The new Blu-ray from The Film Detective is a thing of beauty, and a must-own for monster movie fans, or fans of fifties cinema in general. The distributor's "Special Edition" Blu-rays are positively packed with features, and this is no exception. First up is a commentary by Tom Weaver which also features audio interjections from filmmaker Larry Blamire. Note: The package erroneously lists two audio commentaries, but I only see one. The special features screen also lists the commentary as being from Jason A. Ney, but that's an error as well; Ney provided commentary on another Film Detective disc: The Amazing Mr. X. A lifelong monster kid and archivist, Weaver always provides fun and insightful commentaries. His love of the material consistently shines through, but he also recognizes these kinds of movies for what they are and never glosses over their shortcomings or failures. Truly, it's those very shortcomings and failures which make these old monster movies so much fun. Weaver also contributes an essay on Frankenstein's Daughter and the short B-movie career of Richard E. Cunha in a full color booklet that comes with this disc. 

The always-impressive Ballyhoo Motion Pictures provides two features that are worth the price of admission alone. The first is the most staggering: in the early 1980s, Tom Weaver sent a list of questions to director Cunha, seeking info about the origins of the films and as much behind-the-scenes information as Cunha could remember. Cunha responded--not with a few sheets of paper with his answers, but a video tape with upwards of an hour of footage in which he went into great detail answering Weaver's queries with wit, self-deprecating humor, and lots of personality. This incredible treasure is presented as sort of a found-footage discovery, and the fact that we get to find out so much information directly from Cunha, shot on videotape in the director's own video store, is a real gift. Richard E. Cunha: Filmmaker of the Unknown is one of the coolest features I've seen in a long while.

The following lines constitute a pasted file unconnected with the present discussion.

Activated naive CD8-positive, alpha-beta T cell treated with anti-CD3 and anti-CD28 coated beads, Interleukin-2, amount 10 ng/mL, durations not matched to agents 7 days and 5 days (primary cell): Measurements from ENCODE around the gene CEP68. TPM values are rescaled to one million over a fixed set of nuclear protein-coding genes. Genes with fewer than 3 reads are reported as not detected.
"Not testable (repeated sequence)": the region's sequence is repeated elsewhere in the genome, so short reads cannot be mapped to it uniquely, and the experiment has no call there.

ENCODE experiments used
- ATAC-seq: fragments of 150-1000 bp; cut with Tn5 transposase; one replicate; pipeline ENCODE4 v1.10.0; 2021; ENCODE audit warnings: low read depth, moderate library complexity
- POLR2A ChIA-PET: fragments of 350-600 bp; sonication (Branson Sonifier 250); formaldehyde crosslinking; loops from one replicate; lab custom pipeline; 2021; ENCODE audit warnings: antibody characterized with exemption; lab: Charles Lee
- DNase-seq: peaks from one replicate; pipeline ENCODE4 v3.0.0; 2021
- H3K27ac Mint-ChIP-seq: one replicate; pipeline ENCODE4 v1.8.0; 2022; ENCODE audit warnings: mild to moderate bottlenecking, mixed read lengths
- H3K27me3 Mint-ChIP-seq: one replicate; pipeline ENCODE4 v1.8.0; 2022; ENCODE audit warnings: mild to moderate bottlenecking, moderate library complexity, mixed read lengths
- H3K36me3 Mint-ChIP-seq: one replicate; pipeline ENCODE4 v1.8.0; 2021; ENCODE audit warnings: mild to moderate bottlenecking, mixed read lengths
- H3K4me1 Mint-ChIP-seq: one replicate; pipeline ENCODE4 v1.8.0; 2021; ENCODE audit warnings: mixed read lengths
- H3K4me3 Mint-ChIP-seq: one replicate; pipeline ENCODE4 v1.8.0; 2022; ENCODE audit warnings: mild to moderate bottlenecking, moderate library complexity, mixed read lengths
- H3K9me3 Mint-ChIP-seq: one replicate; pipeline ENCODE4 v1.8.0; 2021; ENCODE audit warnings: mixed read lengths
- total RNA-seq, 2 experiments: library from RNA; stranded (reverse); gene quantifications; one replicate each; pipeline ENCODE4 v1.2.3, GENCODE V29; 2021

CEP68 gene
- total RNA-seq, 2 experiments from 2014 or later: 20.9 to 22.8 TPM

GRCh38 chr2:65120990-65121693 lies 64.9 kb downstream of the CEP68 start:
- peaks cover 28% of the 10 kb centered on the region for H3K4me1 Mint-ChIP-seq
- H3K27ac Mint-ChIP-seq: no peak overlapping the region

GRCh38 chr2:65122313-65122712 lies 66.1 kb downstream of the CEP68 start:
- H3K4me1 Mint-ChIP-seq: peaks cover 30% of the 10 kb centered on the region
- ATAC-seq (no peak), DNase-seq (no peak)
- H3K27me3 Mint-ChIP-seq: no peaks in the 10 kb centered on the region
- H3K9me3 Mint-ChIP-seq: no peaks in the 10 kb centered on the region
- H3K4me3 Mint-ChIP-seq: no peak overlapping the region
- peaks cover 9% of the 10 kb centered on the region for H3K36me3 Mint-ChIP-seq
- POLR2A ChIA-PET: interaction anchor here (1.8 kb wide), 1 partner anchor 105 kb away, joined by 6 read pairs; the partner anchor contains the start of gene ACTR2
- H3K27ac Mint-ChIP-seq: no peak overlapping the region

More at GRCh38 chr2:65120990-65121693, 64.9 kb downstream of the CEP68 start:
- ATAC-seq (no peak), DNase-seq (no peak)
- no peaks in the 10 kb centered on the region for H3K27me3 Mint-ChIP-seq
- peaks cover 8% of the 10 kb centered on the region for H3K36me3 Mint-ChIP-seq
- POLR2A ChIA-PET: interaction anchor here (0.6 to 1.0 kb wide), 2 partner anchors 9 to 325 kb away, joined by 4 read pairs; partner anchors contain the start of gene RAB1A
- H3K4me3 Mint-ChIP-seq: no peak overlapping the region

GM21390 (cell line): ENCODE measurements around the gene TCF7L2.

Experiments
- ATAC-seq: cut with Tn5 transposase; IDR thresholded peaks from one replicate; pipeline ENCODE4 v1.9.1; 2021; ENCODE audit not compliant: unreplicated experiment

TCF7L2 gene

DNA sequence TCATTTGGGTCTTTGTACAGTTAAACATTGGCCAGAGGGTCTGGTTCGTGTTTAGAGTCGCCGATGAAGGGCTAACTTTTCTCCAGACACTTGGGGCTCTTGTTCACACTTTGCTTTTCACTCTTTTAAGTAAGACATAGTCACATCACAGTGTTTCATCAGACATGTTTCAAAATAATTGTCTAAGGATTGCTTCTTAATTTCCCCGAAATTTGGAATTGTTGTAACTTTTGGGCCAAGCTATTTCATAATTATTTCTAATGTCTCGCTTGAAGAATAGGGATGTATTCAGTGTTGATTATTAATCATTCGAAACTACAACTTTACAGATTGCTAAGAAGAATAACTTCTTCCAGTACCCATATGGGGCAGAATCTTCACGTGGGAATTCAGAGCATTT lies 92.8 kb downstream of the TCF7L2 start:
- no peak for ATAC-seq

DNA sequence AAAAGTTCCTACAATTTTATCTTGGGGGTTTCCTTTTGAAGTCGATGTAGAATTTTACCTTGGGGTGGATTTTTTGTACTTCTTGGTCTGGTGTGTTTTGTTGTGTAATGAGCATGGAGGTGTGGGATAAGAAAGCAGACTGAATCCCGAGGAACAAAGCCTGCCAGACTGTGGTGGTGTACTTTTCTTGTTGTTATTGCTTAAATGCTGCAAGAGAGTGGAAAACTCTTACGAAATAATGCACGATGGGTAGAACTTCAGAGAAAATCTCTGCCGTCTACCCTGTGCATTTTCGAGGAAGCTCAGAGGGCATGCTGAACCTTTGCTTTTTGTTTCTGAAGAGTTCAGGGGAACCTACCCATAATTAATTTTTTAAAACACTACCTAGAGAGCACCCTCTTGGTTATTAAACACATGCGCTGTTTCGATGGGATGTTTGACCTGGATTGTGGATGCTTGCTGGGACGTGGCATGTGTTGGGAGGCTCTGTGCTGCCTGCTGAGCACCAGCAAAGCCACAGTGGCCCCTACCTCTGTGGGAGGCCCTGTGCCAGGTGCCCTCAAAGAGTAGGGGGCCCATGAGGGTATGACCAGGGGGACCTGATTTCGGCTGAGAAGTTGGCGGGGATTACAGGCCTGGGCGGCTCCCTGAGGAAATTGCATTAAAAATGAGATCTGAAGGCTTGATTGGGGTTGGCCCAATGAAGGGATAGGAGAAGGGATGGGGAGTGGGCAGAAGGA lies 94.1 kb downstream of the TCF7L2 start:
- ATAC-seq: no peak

The other Ballyhoo feature is John Ashley: Man from the B's, a new ten-minute documentary in which the always-engaging C. Courtney Joyner discusses the arc of John Ashley's career, from AIP movies to The A-Team. Joyner's ability to recall names, dates, and events from Hollywood history remains as staggering and impressive as ever. If you're anything like me, you'll find yourself jotting down film titles and seeking out DVDs that don't exist yet. Hot Rod Gang with Gene Vincent, when will you get a restored disc release?

The Film Detective's new 4K restoration of Frankenstein's Daughter is a thing of beauty. The level of attention, preservation, and education that exists on these Blu-ray releases makes them essential, and this latest release is no exception. This reviewer is also glad to see the work of Cunha getting so much love and attention from The Film Detective. It wasn't all that long ago that they released Cunha's first feature, Giant from the Unknown, in a beautifully-restored package. One can't help but hold on to hope that the other films from Cunha's brief foray into drive-in cinema (She Demons, Missile to the Moon, and maybe even The Girl in Room 13) might be a possibility for similar treatment in the future. Until then, this is a fun movie presented in stellar quality and loaded with extras. Highly recommended.